[Smt-talk] Headlam on Orbifolds

Dmitri Tymoczko dmitri at Princeton.EDU
Sun Mar 22 10:37:27 PDT 2009

Hi Dave,

It sounds like we're starting to understand each other a bit better!   
That's gratifying.  Certainly, the conversation is helping me clarify  
my ideas.

I'm going to try your patience by addressing a few lingering issues,  
and by reporting on some statistical work I did to try to get a  
handle on how important your concerns are.  This is potentially more  
for my benefit than yours, as I suspect that some of this will  
probably end up in my book, when I revise.  I'm pretty sure that, by  
now, everybody else on the list is spam filtering our missives  
anyway, so it's probably just us here anyway ...


First, we should distinguish two questions:

	1) Is it the case that Western tonal music very frequently utilizes  
efficient voice leadings between (approximately) transpositionally or  
inversionally related chords, represented in the orbifolds by short  
line segments between structurally similar chords, more or less as  
I've described?

	2) Does this observation tell us absolutely everything we might want  
to know about how to combine (something like) harmonic consistency  
with (something like) efficient voice leading?

I claim that the answer to Question 1 is pretty clearly "Yes."  If  
you understand the geometry, you can open virtually any page of any  
18th or 19th century score (and many 20th and 21st century scores)  
and find any number of these voice leadings.  Heck, you can see them  
in standard fingering patterns for guitar chords.  They are truly  
ubiquitous.  They occur not only between chords but also between  
scales (as described at headache-inducing length in "Scale Networks  
and Debussy").  In this sense, I claim, the geometry helps you  
understand an awful lot of what actually happens in music --  
including some of the weirder stuff, such as Chopin's E minor Prelude  
or Wagner's Tristan prelude.

The answer to Question 2, I admit, is "no."  There are some  
subtleties I haven't discussed.  Incomplete chords, as you've  
mentioned.  (I'll get back to these in a minute.)  Another  
interesting case are nonbijective voice leadings like (C, C, E, G)-> 
(A, C, F, F) and (C, C, E, G)->(B, D, F, F) where if you throw out  
any one voice, you end up with something that cannot be modeled as a  
short-distance motion between transpositionally related chords.

About these I have two things to say:

	Thing 1.  You can, in fact, use geometry to understand voice- 
leadings like (C, C, E, G)->(A, C, F, F).  There's actually a whole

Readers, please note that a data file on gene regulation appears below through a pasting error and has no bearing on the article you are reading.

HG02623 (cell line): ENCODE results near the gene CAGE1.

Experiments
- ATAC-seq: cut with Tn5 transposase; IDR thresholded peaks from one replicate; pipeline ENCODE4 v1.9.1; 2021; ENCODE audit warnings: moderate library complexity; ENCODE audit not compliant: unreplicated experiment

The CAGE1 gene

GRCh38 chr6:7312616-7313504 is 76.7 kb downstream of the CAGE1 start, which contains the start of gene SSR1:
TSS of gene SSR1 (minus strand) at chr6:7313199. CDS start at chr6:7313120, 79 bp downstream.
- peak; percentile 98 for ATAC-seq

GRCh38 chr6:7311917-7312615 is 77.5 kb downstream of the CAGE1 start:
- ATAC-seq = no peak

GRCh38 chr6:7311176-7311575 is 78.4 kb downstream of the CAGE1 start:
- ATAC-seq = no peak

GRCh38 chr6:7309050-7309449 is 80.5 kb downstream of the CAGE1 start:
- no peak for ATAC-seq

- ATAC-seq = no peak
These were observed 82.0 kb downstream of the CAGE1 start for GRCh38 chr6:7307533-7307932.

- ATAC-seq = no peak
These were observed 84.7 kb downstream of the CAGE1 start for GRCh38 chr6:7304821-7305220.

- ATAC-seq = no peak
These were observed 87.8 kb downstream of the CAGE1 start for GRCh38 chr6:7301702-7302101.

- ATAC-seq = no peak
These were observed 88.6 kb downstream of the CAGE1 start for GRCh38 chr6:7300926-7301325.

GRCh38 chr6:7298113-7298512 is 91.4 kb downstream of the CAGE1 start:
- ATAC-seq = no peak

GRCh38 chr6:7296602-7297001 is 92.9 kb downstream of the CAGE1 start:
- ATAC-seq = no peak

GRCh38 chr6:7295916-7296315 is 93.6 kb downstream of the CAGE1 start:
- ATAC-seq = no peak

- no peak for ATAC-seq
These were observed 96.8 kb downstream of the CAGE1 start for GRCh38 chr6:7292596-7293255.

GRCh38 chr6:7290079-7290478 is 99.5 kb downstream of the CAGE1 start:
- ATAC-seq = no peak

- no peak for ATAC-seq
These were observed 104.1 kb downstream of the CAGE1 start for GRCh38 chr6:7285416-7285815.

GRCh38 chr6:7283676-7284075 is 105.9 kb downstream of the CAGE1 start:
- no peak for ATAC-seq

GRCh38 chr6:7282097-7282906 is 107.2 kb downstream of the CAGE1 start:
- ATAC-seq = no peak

fascinating and beautiful story about these voice leadings, which I  
forced myself to work through in response to your criticisms.  (The  
two cases described in the previous paragraph account for the large  
majority of the nonbijective triadic VLs that appear in Bach  
chorales.)  Remarkably, the efficiency of (C, C, E, G)->(A, C, F, F)  
can be explained by the fact that the major chord is pretty close to  
the tritone.  (I'd explain further but it wouldn't fit in the margins  
of this email.)  This all belongs in my book, so I'll have to add it in.

	Thing 2.  At the end of the day, my ideas are not going to tell you  
how to model 100% of the voice leadings in classical music.  But  
suppose I can help you understand 90% or 75% ... or 50% ... or even  
25% of them.  That's still still pretty good, I say.  In general, I'm  
more concerned with trying to describe things that happen frequently,  
rather than providing a complete system that describes everything  
under the sun.

> 3.  In tonal music, indeed there is a small repertoire of chords  
> with similar intervallic characteristics and SOME voices tend to  
> move stepwise — other voices jump around — depending on harmonic  
> progression and function , etc.

It is typically the upper voices that move stepwise -- this is very  
clear in the statistics.  Sometimes the bass + two upper voices move  
stepwise while an inner voice leaps.  Efficient voice leading is more  
or less independent of progression, being about as likely to occur in  
I-V as V-I, IV-I, ii-V, etc.  A very large number of four-voice voice  
leadings (~ 88%, in the Bach chorales) "factorize" into a voice  
leading between complete chords in 3 voices, plus one voice that adds  
doublings.  (Of these, about 80% have stepwise motion in three  
voices, with one leap; in about 70% of the total number of cases, the  
leaping voice is the one that doesn't participate in the 3-voice  
voice leading.)  All of this can be investigated empirically so